The Leap Group's sale of the bulk of its One World Communications subsidiary to Young & Rubicam is being held up by legal wrangling that could derail the deal, according to the company's quarterly report.
Leap in July announced it had reached an agreement to sell to Y&R its Asian American agency, Kang & Lee, and the AT&T business of YAR Communications, all of which Leap had grouped under the One World unit. The sale price was estimated by sources at $10-15 million.
The sale of YAR's cornerstone AT&T account was negotiated without the involvement of Yuri Radzievsky, YAR's president and chief executive officer. He and his wife, Anna, partners at YAR, filed a complaint with the American Arbitration Association, claiming Leap had breached the couple's employment agreement. They sought unspecified damages and to quash the sale, according to Leap's quarterly report.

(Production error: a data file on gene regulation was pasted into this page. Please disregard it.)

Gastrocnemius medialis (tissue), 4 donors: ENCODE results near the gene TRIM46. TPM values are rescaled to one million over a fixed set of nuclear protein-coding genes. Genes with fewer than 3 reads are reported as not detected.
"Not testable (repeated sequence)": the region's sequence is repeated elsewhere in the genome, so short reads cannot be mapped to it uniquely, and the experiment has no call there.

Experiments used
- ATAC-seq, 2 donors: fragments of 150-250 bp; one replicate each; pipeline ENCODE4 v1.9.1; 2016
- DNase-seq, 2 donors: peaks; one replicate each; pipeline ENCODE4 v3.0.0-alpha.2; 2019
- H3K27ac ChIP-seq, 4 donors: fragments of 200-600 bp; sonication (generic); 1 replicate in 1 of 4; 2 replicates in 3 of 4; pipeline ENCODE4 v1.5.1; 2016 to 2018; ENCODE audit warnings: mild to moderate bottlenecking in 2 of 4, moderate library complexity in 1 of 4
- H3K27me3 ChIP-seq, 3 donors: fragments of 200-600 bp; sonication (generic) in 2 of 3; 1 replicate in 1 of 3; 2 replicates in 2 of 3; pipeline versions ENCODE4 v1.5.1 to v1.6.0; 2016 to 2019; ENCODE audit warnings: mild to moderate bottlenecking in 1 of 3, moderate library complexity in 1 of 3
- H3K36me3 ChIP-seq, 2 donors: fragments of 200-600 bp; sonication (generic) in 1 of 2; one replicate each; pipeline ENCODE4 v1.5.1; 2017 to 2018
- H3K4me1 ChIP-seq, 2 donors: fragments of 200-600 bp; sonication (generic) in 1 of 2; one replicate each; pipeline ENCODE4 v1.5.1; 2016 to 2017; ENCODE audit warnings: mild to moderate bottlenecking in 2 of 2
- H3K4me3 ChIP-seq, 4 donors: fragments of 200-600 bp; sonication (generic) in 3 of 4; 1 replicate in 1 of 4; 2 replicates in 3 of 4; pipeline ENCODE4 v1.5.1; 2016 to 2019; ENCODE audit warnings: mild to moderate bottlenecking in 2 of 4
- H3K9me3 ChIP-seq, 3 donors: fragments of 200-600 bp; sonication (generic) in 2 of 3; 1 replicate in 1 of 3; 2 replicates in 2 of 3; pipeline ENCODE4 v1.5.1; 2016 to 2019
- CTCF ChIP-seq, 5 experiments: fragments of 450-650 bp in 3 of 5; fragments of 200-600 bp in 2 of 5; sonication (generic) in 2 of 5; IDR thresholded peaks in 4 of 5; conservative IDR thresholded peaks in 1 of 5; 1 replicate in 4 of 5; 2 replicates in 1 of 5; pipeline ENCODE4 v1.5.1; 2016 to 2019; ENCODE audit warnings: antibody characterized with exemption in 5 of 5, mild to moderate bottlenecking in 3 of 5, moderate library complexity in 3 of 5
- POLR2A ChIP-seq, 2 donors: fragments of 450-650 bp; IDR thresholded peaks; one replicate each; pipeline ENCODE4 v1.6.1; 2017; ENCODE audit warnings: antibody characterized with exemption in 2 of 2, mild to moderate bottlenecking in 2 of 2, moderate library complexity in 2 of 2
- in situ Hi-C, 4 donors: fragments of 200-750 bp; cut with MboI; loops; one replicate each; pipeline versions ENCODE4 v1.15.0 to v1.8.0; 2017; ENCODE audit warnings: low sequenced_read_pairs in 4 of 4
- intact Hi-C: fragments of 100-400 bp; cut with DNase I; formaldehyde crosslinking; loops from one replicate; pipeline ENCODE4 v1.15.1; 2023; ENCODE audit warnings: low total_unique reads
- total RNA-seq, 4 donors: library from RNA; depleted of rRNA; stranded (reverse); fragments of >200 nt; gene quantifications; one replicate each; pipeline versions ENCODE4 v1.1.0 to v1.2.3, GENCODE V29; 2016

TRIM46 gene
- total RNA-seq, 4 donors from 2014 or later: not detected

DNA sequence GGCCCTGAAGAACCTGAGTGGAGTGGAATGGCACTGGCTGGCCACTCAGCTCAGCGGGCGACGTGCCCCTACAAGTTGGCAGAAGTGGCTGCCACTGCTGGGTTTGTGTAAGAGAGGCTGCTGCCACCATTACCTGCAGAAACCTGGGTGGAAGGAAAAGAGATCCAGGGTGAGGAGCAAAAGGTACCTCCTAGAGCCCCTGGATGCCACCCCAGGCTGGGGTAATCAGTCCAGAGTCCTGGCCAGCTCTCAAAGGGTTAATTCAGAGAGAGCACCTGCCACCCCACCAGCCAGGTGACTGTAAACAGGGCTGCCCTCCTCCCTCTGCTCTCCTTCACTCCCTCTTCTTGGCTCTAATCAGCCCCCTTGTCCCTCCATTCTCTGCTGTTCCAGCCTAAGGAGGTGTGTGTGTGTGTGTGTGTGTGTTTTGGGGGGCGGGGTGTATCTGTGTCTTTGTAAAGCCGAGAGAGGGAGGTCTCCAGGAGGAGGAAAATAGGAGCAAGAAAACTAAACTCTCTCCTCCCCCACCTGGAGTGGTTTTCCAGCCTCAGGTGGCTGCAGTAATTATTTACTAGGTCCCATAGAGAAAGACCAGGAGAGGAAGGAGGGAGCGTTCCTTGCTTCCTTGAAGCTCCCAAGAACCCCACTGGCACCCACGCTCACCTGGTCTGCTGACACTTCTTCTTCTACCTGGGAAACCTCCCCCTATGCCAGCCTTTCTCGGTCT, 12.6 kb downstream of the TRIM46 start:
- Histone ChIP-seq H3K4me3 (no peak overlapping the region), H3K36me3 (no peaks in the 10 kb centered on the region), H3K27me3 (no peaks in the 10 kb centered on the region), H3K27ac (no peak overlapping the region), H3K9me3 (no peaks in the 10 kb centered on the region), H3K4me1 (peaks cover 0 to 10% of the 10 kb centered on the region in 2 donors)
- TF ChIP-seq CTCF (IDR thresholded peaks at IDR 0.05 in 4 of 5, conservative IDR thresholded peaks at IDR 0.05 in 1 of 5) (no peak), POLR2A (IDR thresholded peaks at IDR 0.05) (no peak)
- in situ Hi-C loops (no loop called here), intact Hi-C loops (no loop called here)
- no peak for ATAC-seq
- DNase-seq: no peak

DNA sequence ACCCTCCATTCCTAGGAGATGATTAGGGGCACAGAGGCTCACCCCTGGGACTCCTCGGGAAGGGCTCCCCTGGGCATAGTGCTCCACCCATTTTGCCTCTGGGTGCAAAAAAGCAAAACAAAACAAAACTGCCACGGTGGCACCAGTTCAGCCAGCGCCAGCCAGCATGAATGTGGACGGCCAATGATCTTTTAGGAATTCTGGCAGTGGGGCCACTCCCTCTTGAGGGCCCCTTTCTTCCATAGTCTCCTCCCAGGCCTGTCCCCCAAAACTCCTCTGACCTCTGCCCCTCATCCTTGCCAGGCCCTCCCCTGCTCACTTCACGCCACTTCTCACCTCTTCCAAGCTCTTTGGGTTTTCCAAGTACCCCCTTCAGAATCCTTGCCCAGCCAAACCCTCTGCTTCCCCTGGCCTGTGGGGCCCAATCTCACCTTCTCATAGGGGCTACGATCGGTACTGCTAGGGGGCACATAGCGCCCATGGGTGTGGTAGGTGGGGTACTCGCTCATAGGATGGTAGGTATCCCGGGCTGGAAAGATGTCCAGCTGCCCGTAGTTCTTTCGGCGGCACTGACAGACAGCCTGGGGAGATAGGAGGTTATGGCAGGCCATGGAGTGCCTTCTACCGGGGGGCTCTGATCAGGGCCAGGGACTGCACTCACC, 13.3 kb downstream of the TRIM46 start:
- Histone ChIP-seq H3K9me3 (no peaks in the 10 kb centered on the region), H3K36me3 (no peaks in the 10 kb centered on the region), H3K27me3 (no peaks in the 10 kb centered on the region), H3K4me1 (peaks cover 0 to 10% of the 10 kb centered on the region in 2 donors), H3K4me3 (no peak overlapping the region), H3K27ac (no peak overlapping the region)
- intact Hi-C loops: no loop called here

Leap and YAR went to the Supreme Court of New York, asking that the Radzievskys' arbitration request be thrown out. The matter was pending when the couple withdrew their request on Sept. 9.
A day earlier, however, the Radzievskys filed suit against Leap, YAR and Y&R, seeking compensatory and punitive damages and an injunction against the One World sale.
The lawsuit was dropped by the Radzievskys on Sept. 14. The two sides remained in settlement negotiations late last week, according to both Yuri Radzievsky and Leap Group chief executive officer Fred Smith. Both declined to comment further.
According to the quarterly report, Y&R has told Leap the deal cannot go forward until a settlement is reached.
Leap reported income of $73,894 for the quarter ended July 31 on revenues of $9 million. Revenues were up 18.7 percent over the same quarter a year ago, a figure the company attributed primarily to the acquisition of Kang & Lee last year. --with Hank Kim